And by then the working day has begun. So how does a Krishna devotee fill eight hours in the day? Well, there’s as many ways as there are people. For a small self-supporting monastic community there’s always so much to do that’s purely practical. Anyone who’s watched The Monastery on television will know that monks (or nuns) can’t walk around praying and contemplating all day. Who is going to peel the potatoes or clean the floor? So it is at the Krishna temple. Except with one important difference. The Krishna temple is completely open to the public at all times and so all visitors must be offered the best hospitality. There’s tuition, counselling, guidance and opportunities to join in worship, prayer and ritual. All these activities are shared out amongst the devotees there.

Every day for the past eight years, around 300 homeless people have been served a hot, nutritious meal in one of four or five locations throughout London. The Krishna devotees work together with the Salvation Army and other groups and agencies to provide this service, and many former homeless people have sworn their undying support to the Krishnas for helping them when they were down.

And then, of course, there is the street chanting party. Every day, as regular as Big Ben, those "orange bed sheets" with their shaven heads (except for a single lock at the back for the men) can be seen and heard jingling, singing and pounding their musical way down Oxford Street. Books are distributed and invitation flyers passed out and as a result of this outreach an endless stream of visitors come to the temple. One West End advertising agency said: “We can’t think of a more mind-grabbing ad campaign than men with no hair wearing orange sheets singing in the streets – no wonder people come and join you.”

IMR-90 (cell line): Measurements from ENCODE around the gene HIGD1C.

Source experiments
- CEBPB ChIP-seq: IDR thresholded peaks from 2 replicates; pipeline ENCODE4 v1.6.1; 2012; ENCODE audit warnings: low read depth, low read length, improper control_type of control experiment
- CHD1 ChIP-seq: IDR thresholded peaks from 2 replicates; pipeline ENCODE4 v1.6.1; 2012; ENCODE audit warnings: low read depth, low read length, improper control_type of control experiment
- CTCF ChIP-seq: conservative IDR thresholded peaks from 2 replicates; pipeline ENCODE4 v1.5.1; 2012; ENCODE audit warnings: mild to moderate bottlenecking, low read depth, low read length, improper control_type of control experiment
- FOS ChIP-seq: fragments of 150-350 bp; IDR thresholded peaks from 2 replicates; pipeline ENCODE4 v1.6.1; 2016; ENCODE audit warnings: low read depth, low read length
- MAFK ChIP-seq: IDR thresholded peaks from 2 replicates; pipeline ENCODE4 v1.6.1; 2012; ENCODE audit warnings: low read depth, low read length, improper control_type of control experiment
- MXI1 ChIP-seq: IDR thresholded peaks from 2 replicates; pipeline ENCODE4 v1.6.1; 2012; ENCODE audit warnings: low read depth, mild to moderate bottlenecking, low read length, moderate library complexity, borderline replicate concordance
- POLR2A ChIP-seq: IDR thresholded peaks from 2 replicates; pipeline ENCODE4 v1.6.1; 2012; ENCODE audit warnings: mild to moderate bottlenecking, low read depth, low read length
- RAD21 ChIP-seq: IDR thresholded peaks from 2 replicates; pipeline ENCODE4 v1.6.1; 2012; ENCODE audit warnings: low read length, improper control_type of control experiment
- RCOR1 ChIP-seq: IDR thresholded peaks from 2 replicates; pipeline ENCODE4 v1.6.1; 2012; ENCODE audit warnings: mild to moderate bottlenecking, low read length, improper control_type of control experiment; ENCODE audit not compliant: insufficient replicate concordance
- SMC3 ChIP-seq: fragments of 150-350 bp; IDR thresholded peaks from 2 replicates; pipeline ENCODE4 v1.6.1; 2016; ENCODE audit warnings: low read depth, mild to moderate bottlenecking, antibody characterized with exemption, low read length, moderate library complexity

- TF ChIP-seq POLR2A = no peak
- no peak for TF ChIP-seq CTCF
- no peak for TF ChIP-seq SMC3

Throughout the Vaishnava year, there are many colourful festivals involving celebrations and ceremonies, flowers, incense, theatre, and grand processions. The largest is "The Festival of the Chariots" in the summer, when three red, yellow and black 50-foot high chariots with huge mirrored wheels are pulled from Hyde Park to Trafalgar Square. 10,000 people attend this one and everyone gets at least one full plate of hot Krishna food.

The aim of this entire endeavour is to fulfil a prophecy made 500 years ago in India; that the chanting of the holy names of Krishna would one day be heard around the world. With devotees of Krishna in every major city of the world passing on their peaceful message, it’s easy to see this becoming a reality.

Raised a Methodist in a small seaside village down in deepest Cornwall, Kripamoya Das met the founder of the Hare Krishna movement and became his student in 1975. He is a qualified Hindu priest.
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There's nothing Luddite about banning zero-hours contracts

The TUC general secretary responds to the Taylor Review. 

Unions have been criticised over the past week for our lukewarm response to the Taylor Review. According to the report’s author we were wrong to expect “quick fixes”, when “gradual change” is the order of the day. “Why aren’t you celebrating the new ‘flexibility’ the gig economy has unleashed?” others have complained.

Our response to these arguments is clear. Unions are not Luddites, and we recognise that the world of work is changing. But to understand these changes, we need to recognise that we’ve seen shifts in the balance of power in the workplace that go well beyond the replacement of a paper schedule with an app.